Jeffrey Tate's Baton Wields a New Vigor in Opera, but the Real Drama Occurred Off the Podium
But what sets Tate's accomplishments as a conductor most dramatically apart is his physical condition. Afflicted from birth by spina bifida and curvature of the spine, Tate's body is so badly crippled that his natural 6'6" frame is reduced to 5'10". His hunchback posture, clubfoot and paralyzed lower left leg would suggest that he could hardly ascend a podium, much less conduct an orchestra for hours on end. Yet he manages to turn each appearance at the podium into an athletic as well as intellectual event. Says bass-baritone James Morris, "A lot of conductors are just metronomes—Jeffrey puts his whole being into conducting. For him every eighth note has meaning." Adds a Met orchestra member, "You can't help thinking, 'How is he going to last?' But after a while, you just forget his handicaps. It's amazing."
Tate so lathers up while conducting that between opera acts he has to change right down to his shoes and socks, but he finds his work "not only exhausting, but life-enhancing," adding sagely, "An unusually high number of conductors live to a ripe old age."
His major effort, of course, is expended prior to a performance. "I work every day of the week," he says, "even Sundays, by reading scores and getting to know what they say." His fluency in four languages helps with singers. "He can change from French to German to Italian in a single conversation," marvels one tenor. Tate himself says, "A voice is an instrument. I conduct singers like any other section of the orchestra—through eye contact, facial expressions and arm gestures."
Son of a post office official in Salisbury, England, Tate says, "I was odd from the word go. Slowly, as I grew up, my back began to stoop over and my left leg became shorter than the right one." An operation at age 8 partly alleviated his crippled condition but left an emotional scar. "I lay on my back for four months and I had to relearn to walk," he recalls. "I suddenly realized the world was a much nastier place than I ever imagined. I started to make my own secret world."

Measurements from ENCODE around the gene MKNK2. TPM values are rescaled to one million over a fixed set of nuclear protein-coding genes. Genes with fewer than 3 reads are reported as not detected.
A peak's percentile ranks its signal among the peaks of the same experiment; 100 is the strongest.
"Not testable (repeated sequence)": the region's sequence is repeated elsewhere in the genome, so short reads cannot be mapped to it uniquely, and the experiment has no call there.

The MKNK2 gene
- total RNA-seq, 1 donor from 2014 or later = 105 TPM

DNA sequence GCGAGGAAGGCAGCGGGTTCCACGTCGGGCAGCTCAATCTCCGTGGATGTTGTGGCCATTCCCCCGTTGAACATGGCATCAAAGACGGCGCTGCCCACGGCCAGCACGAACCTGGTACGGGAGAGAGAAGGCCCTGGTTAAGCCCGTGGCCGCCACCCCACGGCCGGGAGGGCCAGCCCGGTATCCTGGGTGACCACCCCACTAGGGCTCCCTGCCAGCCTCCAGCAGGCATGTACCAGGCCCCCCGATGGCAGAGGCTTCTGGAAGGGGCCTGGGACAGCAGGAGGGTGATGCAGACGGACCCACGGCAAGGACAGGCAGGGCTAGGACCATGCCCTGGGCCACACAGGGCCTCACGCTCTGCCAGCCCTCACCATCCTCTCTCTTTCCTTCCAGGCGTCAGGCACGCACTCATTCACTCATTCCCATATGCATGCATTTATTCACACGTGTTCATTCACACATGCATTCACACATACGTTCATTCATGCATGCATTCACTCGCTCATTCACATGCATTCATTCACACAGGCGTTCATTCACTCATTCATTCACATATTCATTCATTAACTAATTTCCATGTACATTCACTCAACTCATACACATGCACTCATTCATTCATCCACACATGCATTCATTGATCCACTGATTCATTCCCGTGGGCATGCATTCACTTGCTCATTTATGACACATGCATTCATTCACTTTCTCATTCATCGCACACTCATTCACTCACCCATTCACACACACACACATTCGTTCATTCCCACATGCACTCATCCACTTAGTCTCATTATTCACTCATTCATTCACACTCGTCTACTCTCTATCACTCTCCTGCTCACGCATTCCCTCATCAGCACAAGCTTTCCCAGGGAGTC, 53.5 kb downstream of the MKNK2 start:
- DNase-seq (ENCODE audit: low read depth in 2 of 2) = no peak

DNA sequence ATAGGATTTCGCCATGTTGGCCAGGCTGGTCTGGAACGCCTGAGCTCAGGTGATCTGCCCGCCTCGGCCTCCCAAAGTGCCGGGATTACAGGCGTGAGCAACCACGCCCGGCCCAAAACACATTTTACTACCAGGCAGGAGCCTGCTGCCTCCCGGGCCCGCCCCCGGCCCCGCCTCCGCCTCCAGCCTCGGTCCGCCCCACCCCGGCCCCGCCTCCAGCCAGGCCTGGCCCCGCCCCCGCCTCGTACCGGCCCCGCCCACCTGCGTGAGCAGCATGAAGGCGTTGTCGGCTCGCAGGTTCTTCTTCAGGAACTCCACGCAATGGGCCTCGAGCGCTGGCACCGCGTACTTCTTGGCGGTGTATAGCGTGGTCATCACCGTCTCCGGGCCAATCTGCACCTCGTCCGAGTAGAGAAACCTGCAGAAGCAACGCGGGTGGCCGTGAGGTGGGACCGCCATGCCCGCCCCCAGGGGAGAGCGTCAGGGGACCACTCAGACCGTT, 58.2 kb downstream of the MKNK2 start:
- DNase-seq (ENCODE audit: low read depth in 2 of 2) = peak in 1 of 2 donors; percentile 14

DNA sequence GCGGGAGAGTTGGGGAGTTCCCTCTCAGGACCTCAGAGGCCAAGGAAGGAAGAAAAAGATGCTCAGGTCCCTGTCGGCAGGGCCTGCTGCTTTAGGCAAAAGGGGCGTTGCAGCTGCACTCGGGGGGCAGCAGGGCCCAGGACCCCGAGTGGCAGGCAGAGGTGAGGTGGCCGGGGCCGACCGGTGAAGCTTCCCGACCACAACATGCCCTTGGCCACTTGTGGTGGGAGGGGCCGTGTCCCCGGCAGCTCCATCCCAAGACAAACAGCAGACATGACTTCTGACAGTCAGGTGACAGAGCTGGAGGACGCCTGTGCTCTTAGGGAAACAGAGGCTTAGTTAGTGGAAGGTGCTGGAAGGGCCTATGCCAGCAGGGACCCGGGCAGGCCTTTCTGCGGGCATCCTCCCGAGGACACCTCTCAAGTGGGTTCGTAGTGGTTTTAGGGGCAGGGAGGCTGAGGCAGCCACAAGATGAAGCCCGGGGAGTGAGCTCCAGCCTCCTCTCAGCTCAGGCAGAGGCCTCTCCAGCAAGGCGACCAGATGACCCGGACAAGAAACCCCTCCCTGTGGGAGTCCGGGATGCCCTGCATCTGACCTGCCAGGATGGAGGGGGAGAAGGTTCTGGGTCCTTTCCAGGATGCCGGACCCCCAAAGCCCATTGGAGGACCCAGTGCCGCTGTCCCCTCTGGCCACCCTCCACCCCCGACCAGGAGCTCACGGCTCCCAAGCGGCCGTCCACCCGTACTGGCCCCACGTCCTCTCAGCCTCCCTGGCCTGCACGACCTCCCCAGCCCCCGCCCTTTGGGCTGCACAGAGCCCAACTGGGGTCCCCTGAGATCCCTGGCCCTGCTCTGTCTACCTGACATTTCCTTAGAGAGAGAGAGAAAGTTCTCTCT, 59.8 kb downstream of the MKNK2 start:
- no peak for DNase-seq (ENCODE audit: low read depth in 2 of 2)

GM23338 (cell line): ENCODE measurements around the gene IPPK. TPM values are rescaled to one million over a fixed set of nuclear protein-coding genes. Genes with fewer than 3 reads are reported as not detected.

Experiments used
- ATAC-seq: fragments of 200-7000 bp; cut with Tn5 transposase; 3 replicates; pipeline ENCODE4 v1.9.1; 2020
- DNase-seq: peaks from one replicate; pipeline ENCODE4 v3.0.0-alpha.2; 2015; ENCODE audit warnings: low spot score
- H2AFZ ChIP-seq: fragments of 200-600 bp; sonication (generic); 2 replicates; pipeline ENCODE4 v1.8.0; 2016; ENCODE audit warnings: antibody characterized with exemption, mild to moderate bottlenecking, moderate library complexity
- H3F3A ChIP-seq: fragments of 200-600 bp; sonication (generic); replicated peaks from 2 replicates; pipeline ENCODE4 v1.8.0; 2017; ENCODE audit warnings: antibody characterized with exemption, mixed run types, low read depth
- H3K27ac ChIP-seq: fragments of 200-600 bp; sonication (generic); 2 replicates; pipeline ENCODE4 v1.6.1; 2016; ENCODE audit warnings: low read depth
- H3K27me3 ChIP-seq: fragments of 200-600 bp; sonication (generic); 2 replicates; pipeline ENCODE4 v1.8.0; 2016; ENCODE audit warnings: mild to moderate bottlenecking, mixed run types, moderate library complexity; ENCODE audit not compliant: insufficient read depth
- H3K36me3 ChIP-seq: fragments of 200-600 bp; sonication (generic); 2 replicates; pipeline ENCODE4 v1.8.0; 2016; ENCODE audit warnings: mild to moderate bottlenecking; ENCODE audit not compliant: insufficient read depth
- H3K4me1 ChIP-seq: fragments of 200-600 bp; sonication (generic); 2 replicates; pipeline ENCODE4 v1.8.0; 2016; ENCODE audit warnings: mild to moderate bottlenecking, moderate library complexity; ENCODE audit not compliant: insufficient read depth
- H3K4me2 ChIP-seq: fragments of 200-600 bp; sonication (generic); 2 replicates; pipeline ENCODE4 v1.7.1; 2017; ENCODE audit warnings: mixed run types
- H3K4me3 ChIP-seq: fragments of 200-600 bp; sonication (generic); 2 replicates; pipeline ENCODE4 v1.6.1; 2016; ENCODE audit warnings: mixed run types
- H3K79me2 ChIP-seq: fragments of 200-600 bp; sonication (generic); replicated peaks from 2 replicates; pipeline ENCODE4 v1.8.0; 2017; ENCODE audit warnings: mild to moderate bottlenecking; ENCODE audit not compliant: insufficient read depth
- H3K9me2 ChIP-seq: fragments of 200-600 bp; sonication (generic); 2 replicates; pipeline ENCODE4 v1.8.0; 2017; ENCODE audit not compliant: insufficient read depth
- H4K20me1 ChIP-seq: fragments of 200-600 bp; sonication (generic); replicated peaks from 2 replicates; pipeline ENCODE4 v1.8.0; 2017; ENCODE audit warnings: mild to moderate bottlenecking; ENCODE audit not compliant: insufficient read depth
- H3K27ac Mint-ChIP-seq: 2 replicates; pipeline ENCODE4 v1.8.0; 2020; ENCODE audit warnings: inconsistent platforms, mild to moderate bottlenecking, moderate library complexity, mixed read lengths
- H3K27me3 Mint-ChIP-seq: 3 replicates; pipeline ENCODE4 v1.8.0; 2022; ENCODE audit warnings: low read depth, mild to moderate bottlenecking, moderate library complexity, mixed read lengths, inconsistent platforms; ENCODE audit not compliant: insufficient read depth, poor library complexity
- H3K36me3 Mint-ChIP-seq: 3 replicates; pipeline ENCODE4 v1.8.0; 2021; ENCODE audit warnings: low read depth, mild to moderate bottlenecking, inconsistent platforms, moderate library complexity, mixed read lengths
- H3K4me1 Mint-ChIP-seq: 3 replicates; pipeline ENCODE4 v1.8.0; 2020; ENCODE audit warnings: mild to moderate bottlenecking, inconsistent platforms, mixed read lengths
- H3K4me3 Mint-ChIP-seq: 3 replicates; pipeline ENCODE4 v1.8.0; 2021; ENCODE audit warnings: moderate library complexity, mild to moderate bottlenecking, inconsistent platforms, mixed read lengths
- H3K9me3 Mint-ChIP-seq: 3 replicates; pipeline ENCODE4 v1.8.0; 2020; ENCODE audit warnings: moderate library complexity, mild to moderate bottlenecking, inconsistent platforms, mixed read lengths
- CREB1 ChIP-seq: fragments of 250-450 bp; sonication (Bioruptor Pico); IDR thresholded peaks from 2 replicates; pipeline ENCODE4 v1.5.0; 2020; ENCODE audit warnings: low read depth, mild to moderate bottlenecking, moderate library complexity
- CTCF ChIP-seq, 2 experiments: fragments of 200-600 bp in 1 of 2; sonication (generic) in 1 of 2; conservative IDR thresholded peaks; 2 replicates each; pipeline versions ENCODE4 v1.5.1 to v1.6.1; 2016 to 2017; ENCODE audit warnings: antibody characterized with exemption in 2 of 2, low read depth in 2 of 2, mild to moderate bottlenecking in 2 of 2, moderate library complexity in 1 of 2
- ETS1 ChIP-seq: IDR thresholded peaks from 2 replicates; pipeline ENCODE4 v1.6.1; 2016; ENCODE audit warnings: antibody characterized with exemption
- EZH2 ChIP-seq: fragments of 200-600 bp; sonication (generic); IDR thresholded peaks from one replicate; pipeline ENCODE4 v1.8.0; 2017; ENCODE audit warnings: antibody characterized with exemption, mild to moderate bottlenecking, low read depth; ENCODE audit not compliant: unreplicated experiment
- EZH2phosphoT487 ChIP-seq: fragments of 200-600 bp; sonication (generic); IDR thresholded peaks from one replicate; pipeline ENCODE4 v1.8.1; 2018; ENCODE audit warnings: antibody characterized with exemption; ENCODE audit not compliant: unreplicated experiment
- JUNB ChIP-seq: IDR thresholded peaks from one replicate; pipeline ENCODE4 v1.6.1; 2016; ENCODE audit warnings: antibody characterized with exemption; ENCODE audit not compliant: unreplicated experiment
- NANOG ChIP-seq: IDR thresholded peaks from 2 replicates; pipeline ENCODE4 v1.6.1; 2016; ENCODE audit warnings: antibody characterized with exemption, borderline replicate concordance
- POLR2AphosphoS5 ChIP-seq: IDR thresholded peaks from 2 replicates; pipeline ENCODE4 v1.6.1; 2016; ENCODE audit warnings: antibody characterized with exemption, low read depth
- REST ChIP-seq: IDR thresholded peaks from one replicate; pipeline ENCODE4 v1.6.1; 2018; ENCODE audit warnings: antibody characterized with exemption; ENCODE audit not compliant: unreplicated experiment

His parents, however, encouraged Tate, who has a younger sister, to be "a perfectly normal child. They insisted I do errands, clean my room, ride my bicycle into town to get groceries—things all children generally do." Music played a central role for Tate, who began studying piano at age 5. But at his parents' urging, studies in medicine won out. He received a scholarship to Christ's College at Cambridge University, but by the time he entered London's St. Thomas's Hospital (planning to specialize in ophthalmology), his discontent was manifest. "I would go on ward runs in black leather jackets and jeans," he says. "I knew more and more I couldn't fit into the doctor cast."
A friend diagnosed the problem, which Tate already sensed: "You're pining to be a musician." Nevertheless, Tate completed his medical studies before entering the prestigious London Opera Center for coaches. At the conclusion of that rigorous yearlong course, he was hired by the Royal Opera. For the next six years, under Georg Solti and Colin Davis, Tate coached some of opera's leading singers, including Kiri Te Kanawa, and became recognized as one of the outstanding voice and dramatic coaches in Europe. Engaged as second in command at the Cologne Opera, Tate also began conducting in Germany and Sweden. In 1979 James Levine invited him to join the Met; he has since been hailed in the New York Times for "shaping the music with chamberlike care." This season Tate will conduct 26 Met performances. Exclaimed an opera administrator, "I've never seen a career take off so quickly."
Tate now lives "a gypsy life," commuting between Europe and the U.S. His pleasures include fine restaurants, antique hunting and museum visits. Having climbed so many metaphorical mountains, he also dreams of visiting the Himalayas and facing Mount Everest. "Perhaps I am in awe of it," he says with a smile, "because I know it marks my limit."
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